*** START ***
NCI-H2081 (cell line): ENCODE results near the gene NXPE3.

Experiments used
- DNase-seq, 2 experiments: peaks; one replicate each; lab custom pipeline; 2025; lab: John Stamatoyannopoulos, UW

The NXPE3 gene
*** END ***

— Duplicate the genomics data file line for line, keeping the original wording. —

NCI-H2081 (cell line): ENCODE results near the gene NXPE3.

Experiments used
- DNase-seq, 2 experiments: peaks; one replicate each; lab custom pipeline; 2025; lab: John Stamatoyannopoulos, UW

The NXPE3 gene